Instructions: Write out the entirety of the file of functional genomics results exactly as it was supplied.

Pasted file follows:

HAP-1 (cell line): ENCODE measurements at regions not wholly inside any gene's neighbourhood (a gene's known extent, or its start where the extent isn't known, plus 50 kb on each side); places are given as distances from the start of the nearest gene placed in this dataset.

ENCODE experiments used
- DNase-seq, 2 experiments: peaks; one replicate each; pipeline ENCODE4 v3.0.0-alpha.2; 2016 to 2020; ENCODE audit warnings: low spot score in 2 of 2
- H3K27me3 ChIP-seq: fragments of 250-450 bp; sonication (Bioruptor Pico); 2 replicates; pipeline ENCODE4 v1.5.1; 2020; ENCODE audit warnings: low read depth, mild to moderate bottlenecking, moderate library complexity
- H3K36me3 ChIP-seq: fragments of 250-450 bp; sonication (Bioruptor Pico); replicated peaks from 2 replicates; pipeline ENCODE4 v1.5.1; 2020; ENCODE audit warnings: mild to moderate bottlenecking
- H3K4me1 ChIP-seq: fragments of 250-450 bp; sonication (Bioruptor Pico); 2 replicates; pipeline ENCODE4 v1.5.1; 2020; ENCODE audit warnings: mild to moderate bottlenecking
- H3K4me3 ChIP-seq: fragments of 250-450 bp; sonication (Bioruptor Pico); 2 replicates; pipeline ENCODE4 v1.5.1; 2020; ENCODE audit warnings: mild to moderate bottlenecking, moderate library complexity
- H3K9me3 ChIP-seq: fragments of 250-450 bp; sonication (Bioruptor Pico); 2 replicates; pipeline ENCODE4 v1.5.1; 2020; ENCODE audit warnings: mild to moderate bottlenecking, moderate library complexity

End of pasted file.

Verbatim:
HAP-1 (cell line): ENCODE measurements at regions not wholly inside any gene's neighbourhood (a gene's known extent, or its start where the extent isn't known, plus 50 kb on each side); places are given as distances from the start of the nearest gene placed in this dataset.

ENCODE experiments used
- DNase-seq, 2 experiments: peaks; one replicate each; pipeline ENCODE4 v3.0.0-alpha.2; 2016 to 2020; ENCODE audit warnings: low spot score in 2 of 2
- H3K27me3 ChIP-seq: fragments of 250-450 bp; sonication (Bioruptor Pico); 2 replicates; pipeline ENCODE4 v1.5.1; 2020; ENCODE audit warnings: low read depth, mild to moderate bottlenecking, moderate library complexity
- H3K36me3 ChIP-seq: fragments of 250-450 bp; sonication (Bioruptor Pico); replicated peaks from 2 replicates; pipeline ENCODE4 v1.5.1; 2020; ENCODE audit warnings: mild to moderate bottlenecking
- H3K4me1 ChIP-seq: fragments of 250-450 bp; sonication (Bioruptor Pico); 2 replicates; pipeline ENCODE4 v1.5.1; 2020; ENCODE audit warnings: mild to moderate bottlenecking
- H3K4me3 ChIP-seq: fragments of 250-450 bp; sonication (Bioruptor Pico); 2 replicates; pipeline ENCODE4 v1.5.1; 2020; ENCODE audit warnings: mild to moderate bottlenecking, moderate library complexity
- H3K9me3 ChIP-seq: fragments of 250-450 bp; sonication (Bioruptor Pico); 2 replicates; pipeline ENCODE4 v1.5.1; 2020; ENCODE audit warnings: mild to moderate bottlenecking, moderate library complexity